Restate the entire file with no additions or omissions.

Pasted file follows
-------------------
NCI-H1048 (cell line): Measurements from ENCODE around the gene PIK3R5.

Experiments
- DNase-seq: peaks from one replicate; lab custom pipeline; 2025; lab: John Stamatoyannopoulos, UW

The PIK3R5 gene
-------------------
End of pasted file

NCI-H1048 (cell line): Measurements from ENCODE around the gene PIK3R5.

Experiments
- DNase-seq: peaks from one replicate; lab custom pipeline; 2025; lab: John Stamatoyannopoulos, UW

The PIK3R5 gene